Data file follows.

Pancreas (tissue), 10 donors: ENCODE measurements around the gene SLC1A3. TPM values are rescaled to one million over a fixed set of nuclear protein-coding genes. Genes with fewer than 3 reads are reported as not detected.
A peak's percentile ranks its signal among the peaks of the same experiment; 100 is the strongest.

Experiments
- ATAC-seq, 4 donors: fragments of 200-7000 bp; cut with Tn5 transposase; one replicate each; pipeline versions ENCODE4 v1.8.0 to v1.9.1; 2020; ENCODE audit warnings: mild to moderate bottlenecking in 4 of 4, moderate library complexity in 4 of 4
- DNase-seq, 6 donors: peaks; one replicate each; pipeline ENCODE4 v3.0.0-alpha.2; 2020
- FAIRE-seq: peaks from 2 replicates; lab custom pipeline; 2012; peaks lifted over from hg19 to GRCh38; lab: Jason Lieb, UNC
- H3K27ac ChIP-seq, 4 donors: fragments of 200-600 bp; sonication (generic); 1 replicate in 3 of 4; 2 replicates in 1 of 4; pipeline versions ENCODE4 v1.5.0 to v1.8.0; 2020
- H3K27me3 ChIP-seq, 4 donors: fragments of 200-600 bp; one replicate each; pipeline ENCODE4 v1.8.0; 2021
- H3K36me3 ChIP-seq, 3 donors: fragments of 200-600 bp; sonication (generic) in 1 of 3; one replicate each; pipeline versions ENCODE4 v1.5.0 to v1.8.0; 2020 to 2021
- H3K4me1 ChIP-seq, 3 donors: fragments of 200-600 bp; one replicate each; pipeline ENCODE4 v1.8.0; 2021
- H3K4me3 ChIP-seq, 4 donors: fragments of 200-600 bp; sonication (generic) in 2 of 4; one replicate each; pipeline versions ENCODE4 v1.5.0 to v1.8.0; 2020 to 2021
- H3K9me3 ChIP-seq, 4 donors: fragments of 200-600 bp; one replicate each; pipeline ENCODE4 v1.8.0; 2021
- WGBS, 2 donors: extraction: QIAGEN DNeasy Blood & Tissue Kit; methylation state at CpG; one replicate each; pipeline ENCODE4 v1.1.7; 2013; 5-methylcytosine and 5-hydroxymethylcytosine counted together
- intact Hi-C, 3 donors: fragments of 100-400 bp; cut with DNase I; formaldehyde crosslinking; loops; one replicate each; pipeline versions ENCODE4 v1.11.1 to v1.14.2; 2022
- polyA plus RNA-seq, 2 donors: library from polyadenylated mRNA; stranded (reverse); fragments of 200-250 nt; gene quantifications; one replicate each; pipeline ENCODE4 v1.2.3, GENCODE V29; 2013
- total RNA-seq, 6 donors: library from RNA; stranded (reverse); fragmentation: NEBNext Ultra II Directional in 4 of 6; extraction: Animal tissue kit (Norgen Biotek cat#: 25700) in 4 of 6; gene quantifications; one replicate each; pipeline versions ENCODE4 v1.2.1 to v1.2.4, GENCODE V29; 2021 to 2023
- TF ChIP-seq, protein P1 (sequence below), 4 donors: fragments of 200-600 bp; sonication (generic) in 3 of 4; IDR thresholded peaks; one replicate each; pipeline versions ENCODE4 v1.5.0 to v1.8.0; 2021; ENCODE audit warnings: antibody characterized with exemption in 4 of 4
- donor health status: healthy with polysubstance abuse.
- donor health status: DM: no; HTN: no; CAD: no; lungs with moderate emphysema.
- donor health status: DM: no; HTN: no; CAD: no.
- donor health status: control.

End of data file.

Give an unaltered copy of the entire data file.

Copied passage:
Pancreas (tissue), 10 donors: ENCODE measurements around the gene SLC1A3. TPM values are rescaled to one million over a fixed set of nuclear protein-coding genes. Genes with fewer than 3 reads are reported as not detected.
A peak's percentile ranks its signal among the peaks of the same experiment; 100 is the strongest.

Experiments
- ATAC-seq, 4 donors: fragments of 200-7000 bp; cut with Tn5 transposase; one replicate each; pipeline versions ENCODE4 v1.8.0 to v1.9.1; 2020; ENCODE audit warnings: mild to moderate bottlenecking in 4 of 4, moderate library complexity in 4 of 4
- DNase-seq, 6 donors: peaks; one replicate each; pipeline ENCODE4 v3.0.0-alpha.2; 2020
- FAIRE-seq: peaks from 2 replicates; lab custom pipeline; 2012; peaks lifted over from hg19 to GRCh38; lab: Jason Lieb, UNC
- H3K27ac ChIP-seq, 4 donors: fragments of 200-600 bp; sonication (generic); 1 replicate in 3 of 4; 2 replicates in 1 of 4; pipeline versions ENCODE4 v1.5.0 to v1.8.0; 2020
- H3K27me3 ChIP-seq, 4 donors: fragments of 200-600 bp; one replicate each; pipeline ENCODE4 v1.8.0; 2021
- H3K36me3 ChIP-seq, 3 donors: fragments of 200-600 bp; sonication (generic) in 1 of 3; one replicate each; pipeline versions ENCODE4 v1.5.0 to v1.8.0; 2020 to 2021
- H3K4me1 ChIP-seq, 3 donors: fragments of 200-600 bp; one replicate each; pipeline ENCODE4 v1.8.0; 2021
- H3K4me3 ChIP-seq, 4 donors: fragments of 200-600 bp; sonication (generic) in 2 of 4; one replicate each; pipeline versions ENCODE4 v1.5.0 to v1.8.0; 2020 to 2021
- H3K9me3 ChIP-seq, 4 donors: fragments of 200-600 bp; one replicate each; pipeline ENCODE4 v1.8.0; 2021
- WGBS, 2 donors: extraction: QIAGEN DNeasy Blood & Tissue Kit; methylation state at CpG; one replicate each; pipeline ENCODE4 v1.1.7; 2013; 5-methylcytosine and 5-hydroxymethylcytosine counted together
- intact Hi-C, 3 donors: fragments of 100-400 bp; cut with DNase I; formaldehyde crosslinking; loops; one replicate each; pipeline versions ENCODE4 v1.11.1 to v1.14.2; 2022
- polyA plus RNA-seq, 2 donors: library from polyadenylated mRNA; stranded (reverse); fragments of 200-250 nt; gene quantifications; one replicate each; pipeline ENCODE4 v1.2.3, GENCODE V29; 2013
- total RNA-seq, 6 donors: library from RNA; stranded (reverse); fragmentation: NEBNext Ultra II Directional in 4 of 6; extraction: Animal tissue kit (Norgen Biotek cat#: 25700) in 4 of 6; gene quantifications; one replicate each; pipeline versions ENCODE4 v1.2.1 to v1.2.4, GENCODE V29; 2021 to 2023
- TF ChIP-seq, protein P1 (sequence below), 4 donors: fragments of 200-600 bp; sonication (generic) in 3 of 4; IDR thresholded peaks; one replicate each; pipeline versions ENCODE4 v1.5.0 to v1.8.0; 2021; ENCODE audit warnings: antibody characterized with exemption in 4 of 4
- donor health status: healthy with polysubstance abuse.
- donor health status: DM: no; HTN: no; CAD: no; lungs with moderate emphysema.
- donor health status: DM: no; HTN: no; CAD: no.
- donor health status: control.